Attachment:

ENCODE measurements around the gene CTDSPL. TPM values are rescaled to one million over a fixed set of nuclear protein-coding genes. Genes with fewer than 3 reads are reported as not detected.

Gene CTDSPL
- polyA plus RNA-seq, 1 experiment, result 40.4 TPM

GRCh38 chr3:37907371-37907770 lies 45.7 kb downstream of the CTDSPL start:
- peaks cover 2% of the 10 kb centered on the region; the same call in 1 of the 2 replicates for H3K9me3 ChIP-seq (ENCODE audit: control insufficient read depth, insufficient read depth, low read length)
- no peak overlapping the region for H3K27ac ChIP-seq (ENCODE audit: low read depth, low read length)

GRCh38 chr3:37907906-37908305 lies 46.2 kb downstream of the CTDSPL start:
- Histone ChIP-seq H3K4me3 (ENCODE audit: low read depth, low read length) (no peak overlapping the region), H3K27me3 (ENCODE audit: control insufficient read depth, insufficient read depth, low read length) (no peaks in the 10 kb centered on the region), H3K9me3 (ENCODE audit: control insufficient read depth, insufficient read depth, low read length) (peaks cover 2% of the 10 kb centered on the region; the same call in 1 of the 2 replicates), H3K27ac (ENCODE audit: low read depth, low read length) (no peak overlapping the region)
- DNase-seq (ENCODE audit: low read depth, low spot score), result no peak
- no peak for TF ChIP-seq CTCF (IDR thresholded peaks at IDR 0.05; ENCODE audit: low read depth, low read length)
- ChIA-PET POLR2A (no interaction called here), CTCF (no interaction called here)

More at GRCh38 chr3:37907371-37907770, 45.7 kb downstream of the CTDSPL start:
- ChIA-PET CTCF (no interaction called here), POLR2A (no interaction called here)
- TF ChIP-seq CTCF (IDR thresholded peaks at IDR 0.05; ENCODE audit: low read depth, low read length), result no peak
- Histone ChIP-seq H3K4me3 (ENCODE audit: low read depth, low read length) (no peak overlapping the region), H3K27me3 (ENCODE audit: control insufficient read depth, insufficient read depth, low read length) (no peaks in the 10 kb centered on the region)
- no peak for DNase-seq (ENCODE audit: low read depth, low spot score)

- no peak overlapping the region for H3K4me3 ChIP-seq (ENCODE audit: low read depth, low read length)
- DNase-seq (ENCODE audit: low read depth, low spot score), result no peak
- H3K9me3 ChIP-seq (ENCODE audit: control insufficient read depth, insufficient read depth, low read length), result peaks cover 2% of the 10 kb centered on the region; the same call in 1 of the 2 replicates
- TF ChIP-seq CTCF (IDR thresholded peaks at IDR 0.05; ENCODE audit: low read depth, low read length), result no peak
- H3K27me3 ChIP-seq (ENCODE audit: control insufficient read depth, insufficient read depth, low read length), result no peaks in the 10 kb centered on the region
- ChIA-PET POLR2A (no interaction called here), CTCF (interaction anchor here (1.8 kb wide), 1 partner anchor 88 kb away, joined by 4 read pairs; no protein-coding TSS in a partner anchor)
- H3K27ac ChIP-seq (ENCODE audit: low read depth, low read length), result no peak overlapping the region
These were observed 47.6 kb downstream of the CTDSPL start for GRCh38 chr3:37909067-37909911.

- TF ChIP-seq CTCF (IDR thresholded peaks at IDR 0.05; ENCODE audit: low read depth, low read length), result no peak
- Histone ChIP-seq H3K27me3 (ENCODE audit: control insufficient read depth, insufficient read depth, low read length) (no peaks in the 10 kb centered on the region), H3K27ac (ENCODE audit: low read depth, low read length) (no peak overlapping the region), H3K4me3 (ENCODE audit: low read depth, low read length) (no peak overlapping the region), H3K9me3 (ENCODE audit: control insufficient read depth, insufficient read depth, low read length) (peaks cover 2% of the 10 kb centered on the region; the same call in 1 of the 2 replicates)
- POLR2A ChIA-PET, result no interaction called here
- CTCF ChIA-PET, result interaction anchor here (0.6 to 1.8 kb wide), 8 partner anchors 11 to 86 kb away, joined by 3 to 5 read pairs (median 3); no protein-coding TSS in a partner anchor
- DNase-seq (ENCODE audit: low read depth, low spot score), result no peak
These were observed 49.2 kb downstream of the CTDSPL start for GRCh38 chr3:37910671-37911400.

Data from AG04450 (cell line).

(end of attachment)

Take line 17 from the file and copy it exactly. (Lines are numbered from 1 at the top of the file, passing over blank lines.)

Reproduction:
- no peak overlapping the region for H3K4me3 ChIP-seq (ENCODE audit: low read depth, low read length)